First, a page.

Four defendants arrested last week in one of the biggest drug seizures in the region include one on dialysis and another on eight medications after a quadruple bypass, and they are requiring special medical attention in jail.
U.S. Magistrate Judge John M. Facciola this week asked the D.C. Department of Corrections to “do whatever is necessary” to provide medical care for the four defendants, who are among more than two dozen charged in connection with PCP trafficking.
“In a case currently pending before me, many of the defendants are older than the usual defendants, and consequently many are suffering from serious illnesses,” the judge wrote in a letter to an attorney for the city jail.
The letter asks that three defendants — including Velma “Ma” Williams, 59 — be transferred from the jail to the correctional treatment facility, where inmates with special needs generally are kept. The judge added a fourth inmate, Herbert F. Young, to the list on Wednesday.
Authorities announced the indictments last week, saying federal investigators and the Metropolitan Police Department conducted a two-year probe that they say dismantled a major pipeline of PCP into the region.
Being held on suspicion of leading the operation are Lonnell George Glover, 45, of the 4900 block of Brentley Road, in Temple Hills; Anthony “Applejack” Maurice Suggs, 39, of Upper Marlboro; and Miss Williams, of St. Louis.
Authorities indicted a total 22 men and four women and filed search warrants for 20 D.C., Maryland and Virginia properties, including a house on the 1800 block of M Street Northeast.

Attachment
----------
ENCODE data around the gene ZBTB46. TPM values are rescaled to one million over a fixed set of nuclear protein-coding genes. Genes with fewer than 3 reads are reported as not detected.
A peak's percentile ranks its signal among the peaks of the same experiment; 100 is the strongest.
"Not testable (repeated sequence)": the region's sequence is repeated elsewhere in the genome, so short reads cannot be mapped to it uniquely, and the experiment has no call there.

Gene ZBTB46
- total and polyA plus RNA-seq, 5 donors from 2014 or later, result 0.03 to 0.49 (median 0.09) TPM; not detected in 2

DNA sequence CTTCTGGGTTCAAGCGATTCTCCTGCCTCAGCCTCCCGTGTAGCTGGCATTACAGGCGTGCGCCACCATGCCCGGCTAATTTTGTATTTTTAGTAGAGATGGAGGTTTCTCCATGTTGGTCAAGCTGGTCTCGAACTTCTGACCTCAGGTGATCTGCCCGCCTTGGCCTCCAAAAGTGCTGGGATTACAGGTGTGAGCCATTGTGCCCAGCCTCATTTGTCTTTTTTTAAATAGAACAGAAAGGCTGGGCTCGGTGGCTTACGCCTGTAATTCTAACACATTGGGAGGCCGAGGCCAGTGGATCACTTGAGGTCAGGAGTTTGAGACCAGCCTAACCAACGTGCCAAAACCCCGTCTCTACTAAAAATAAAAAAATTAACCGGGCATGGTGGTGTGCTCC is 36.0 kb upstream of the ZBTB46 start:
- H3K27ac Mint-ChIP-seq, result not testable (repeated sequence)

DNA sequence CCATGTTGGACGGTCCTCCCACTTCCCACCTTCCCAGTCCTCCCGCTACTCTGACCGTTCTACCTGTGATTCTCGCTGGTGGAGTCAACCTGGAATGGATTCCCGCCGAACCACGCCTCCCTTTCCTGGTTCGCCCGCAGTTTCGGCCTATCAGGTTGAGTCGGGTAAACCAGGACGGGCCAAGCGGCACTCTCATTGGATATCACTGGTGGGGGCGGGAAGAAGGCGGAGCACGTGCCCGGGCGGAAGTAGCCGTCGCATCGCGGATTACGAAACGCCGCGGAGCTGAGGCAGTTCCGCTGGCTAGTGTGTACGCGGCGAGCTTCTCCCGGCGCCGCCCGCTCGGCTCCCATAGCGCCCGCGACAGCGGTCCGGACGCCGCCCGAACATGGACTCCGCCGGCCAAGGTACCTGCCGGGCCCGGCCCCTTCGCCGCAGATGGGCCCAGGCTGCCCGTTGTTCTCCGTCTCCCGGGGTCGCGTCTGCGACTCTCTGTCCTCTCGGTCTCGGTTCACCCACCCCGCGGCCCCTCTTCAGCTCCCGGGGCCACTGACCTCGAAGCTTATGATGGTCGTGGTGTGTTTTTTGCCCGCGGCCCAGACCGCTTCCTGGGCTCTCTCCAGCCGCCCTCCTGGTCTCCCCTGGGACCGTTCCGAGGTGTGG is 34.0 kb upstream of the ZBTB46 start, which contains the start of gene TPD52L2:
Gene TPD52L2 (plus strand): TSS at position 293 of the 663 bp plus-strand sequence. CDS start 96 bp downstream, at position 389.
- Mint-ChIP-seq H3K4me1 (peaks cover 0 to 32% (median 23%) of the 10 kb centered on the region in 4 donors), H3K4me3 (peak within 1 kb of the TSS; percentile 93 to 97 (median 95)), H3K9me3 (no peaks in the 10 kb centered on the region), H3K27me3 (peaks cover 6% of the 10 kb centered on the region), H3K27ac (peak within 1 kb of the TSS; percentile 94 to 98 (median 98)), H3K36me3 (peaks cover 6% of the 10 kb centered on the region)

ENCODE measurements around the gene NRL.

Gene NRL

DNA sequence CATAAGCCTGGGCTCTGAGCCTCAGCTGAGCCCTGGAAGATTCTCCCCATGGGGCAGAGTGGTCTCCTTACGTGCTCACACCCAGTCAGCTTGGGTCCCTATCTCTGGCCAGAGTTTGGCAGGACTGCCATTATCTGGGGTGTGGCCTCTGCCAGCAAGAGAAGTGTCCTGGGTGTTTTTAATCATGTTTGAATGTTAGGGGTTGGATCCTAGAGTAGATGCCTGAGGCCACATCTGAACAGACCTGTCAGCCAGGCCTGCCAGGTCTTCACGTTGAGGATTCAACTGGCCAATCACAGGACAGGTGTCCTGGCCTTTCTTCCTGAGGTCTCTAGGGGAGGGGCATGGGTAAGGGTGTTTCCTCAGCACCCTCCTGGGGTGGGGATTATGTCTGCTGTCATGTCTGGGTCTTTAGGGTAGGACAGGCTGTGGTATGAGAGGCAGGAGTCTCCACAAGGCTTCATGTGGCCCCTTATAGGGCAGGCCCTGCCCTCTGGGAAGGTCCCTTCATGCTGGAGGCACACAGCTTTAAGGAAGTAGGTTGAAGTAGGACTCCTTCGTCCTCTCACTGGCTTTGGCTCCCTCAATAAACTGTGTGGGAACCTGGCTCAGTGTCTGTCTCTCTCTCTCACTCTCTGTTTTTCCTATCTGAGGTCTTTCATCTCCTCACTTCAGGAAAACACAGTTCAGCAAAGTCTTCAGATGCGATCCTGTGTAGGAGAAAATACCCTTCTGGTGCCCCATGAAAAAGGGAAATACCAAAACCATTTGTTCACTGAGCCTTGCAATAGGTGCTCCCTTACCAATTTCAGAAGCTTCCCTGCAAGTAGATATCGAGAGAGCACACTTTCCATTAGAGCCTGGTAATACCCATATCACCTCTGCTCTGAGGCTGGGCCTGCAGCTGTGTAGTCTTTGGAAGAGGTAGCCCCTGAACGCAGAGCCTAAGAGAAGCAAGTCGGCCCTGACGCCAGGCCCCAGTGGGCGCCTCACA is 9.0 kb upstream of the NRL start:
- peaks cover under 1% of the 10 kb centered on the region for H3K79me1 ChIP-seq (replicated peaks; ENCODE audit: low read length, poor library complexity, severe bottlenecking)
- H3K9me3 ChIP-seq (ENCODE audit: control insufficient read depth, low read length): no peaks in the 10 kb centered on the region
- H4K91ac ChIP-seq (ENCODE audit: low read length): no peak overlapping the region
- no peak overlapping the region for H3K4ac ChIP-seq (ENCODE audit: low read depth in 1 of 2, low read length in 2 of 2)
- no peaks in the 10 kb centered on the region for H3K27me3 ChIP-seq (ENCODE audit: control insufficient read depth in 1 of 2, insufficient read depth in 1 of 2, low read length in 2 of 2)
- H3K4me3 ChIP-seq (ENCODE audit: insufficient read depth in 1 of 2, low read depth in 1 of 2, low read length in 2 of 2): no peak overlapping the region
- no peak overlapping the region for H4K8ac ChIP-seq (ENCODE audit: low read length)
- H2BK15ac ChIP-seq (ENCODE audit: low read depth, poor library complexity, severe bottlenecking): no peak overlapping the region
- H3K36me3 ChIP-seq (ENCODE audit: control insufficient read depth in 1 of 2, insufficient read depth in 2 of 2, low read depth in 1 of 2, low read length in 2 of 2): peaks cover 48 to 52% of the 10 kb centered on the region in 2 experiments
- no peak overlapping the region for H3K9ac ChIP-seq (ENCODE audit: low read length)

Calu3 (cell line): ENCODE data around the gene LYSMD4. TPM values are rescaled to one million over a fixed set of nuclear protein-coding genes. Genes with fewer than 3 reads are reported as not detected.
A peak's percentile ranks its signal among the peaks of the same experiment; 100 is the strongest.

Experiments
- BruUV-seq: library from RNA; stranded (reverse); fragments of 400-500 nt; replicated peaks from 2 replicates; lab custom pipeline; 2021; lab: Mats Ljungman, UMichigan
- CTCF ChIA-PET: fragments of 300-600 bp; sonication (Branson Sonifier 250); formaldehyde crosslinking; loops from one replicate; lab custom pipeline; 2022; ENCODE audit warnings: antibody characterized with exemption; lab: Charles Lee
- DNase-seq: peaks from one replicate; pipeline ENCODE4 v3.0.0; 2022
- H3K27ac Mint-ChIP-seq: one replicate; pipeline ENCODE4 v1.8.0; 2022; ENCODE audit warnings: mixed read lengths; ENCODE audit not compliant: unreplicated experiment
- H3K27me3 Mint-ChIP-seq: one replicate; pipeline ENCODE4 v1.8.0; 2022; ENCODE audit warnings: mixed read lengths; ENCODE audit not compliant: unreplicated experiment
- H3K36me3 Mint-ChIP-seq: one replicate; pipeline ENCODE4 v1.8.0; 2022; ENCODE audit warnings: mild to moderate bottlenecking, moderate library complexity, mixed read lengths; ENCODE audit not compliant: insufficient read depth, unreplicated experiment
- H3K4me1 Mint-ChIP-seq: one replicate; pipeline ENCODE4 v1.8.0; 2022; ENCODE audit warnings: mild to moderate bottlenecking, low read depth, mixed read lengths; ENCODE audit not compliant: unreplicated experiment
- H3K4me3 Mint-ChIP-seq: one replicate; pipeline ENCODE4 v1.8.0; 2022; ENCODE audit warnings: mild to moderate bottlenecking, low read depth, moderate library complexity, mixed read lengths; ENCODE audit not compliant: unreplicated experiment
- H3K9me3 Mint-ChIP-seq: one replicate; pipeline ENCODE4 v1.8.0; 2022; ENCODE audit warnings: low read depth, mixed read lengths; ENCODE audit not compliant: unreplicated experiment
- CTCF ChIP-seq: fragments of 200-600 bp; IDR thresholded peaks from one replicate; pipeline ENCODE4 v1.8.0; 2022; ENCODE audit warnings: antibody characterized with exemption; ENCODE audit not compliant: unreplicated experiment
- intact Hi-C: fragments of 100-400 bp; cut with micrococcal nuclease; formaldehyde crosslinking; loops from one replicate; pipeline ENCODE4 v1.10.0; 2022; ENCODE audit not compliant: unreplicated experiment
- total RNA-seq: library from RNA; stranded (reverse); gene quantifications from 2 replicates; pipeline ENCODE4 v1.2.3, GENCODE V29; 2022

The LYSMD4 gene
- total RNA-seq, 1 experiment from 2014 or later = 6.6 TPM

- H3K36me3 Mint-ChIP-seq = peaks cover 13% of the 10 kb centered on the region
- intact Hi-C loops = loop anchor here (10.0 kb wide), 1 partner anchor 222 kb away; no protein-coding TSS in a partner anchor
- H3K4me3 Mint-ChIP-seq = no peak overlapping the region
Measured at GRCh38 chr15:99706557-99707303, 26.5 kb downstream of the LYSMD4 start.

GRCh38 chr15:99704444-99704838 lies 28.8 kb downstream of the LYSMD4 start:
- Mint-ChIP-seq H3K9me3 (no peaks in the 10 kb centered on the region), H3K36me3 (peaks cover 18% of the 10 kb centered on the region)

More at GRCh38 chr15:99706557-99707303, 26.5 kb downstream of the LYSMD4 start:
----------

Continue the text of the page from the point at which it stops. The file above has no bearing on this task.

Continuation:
For years, leaders of a different PCP ring, known as the M Street Crew, operated on the same block before being sent to prison for life in recent federal racketeering cases.
Raids uncovered 5½ gallons of PCP, or phencyclidine; a half-kilogram of heroin; 17 guns; $355,000 in cash; and $145,000 in bank accounts.
Defense attorneys have asked for their clients” release pending trial, sometimes citing concern about age-related illnesses. But prosecutors say the inmates are getting appropriate treatment.
In the case of Mr. Thompson, for example, prosecutors say he is likely getting better treatment in jail than he would out of jail. They also say U.S. Marshals will see that he gets to all of his dialysis treatments on time.
In a court memo, prosecutors charged that Mr. Thompson was well enough to distribute “poison” into the community and that his kidney problems did not keep him from trafficking drugs.
But an attorney for Mr. Thompson disagreed. One recent defense memo stated Mr. Thompson doesn”t have a violent criminal past, had turned his life around and holds long-standing ties to the community through his civic work with the Council of Churches of Greater Washington.
In addition, Mr. Thompson”s medical situation has the potential to be deadly because of kidney failure, the defense memo states.
Prosecutors and defense attorneys also have debated whether defendant Leslie Wood, of District Heights, who had the bypass surgery, should be released pending trial.